Is having just one World Mental Health Day a year enough?
Colin Parish argues that additional long-term funding is crucial to ensure mental health services are as good as they need to be
The editor of Mental Health Practice argues that additional long-term funding is crucial to ensure mental health services are as good as they need to be
You won’t have missed the fact that Wednesday October 10 is World Mental Health day.
Every year at this time there is a resurgence in interest in mental health, with celebrities ‘coming out’ about their own experiences, piquing the interest of the national media and causing an upsurge of social media activity.
And every year, when the attention has gone, things return to the status quo.
This year will be no different.
Welcome shift in public attitude
Any attempt to raise awareness of mental health problems is laudable, especially as we have seen welcome shifts in the public’s attitudes to mental ill-health in recent years.
‘Even for a wealthy nation such as the UK, services are underfunded, leading to people going without the sort of care they desperately need’
But it is easy for this one special day to be lost among the myriad national or international awareness days that pop up on our calendars with relentless regularity. According to Awareness Days UK there are 243 health-related awareness days in October 2018 alone.
Despite the good intentions of the people and groups behind such initiatives – World Mental Health Day is backed by the NGO the World Federation for Mental Health – highlighting mental health 24 hours a year is not going to bring about the structural changes that are needed.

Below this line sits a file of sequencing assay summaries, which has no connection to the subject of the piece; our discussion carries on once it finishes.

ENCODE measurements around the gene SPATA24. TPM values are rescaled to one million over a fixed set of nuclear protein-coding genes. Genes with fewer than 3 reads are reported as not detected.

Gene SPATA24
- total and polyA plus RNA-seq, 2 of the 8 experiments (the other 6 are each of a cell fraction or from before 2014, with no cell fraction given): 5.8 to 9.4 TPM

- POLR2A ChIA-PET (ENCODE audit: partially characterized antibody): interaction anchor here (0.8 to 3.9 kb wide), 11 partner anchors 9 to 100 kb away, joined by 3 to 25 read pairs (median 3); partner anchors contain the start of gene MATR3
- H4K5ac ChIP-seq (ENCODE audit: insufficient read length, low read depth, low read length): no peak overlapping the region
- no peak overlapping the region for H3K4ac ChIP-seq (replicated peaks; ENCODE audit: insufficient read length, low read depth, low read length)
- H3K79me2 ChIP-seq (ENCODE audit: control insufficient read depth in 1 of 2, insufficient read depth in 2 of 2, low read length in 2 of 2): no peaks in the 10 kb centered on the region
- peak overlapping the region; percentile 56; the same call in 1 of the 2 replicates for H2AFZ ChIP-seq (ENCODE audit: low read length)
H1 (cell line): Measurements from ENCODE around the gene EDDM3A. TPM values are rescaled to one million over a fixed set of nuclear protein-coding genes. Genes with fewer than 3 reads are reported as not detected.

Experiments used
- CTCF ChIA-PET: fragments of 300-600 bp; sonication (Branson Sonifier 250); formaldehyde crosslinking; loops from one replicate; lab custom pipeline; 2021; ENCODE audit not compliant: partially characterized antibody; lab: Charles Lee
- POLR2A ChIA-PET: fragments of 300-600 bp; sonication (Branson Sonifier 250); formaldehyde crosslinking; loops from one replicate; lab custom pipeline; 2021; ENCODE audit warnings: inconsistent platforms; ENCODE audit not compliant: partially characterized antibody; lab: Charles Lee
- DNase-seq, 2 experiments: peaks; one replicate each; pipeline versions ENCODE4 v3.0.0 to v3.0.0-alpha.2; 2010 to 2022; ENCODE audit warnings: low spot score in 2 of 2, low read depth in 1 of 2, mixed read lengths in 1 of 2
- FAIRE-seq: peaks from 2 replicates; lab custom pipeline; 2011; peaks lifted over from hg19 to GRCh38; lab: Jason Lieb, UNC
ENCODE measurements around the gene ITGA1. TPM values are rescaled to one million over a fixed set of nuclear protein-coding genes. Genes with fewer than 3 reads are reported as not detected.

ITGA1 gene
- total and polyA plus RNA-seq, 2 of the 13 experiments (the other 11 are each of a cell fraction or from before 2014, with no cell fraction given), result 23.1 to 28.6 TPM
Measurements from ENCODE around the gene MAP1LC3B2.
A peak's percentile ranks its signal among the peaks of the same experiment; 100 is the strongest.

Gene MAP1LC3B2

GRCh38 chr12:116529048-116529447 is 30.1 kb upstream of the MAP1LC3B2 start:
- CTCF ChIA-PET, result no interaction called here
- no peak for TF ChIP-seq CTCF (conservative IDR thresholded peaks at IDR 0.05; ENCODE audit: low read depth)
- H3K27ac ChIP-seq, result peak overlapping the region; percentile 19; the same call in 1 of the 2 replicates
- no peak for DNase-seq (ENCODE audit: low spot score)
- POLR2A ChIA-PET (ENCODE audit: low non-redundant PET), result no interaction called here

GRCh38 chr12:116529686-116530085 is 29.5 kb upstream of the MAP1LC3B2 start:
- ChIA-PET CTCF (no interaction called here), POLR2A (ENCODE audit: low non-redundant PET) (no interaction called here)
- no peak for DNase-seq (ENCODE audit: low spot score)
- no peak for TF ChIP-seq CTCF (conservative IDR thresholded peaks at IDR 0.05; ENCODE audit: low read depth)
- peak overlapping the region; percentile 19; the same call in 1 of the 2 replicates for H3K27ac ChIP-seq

Even for a wealthy nation such as the UK – despite a decade of austerity, the UK is still comparatively well-resourced – services are underfunded, leading to people going without the sort of care they desperately need.
Threshold not being met
This is especially true for children and young people, who often wait too long to get help and have to travel many miles to get that help when it does eventually become available.
‘What is needed is what the government has been promising for years – parity between physical and mental healthcare’
A report by the Education Policy Institute, out this week, shows that despite great work going on in child and adolescent mental health services, and in schools, too many young people are not reaching the threshold required to access specialist services.
This can be devastating for the individuals and families concerned, and of course if their condition deteriorates, they may reach the threshold, but still have to wait for appropriate treatment.
Parity needed now
What is needed is what the government has been promising for years – parity between physical and mental healthcare.
The government says it has increased funding for mental health services, but it is not enough.
Until parity exists – and that will require a huge injection of cash – mental health service users will continue to suffer unnecessarily, despite the heroic efforts of nursing staff and others to provide the best care they can in far from ideal circumstances.
Every day should be a mental health awareness day.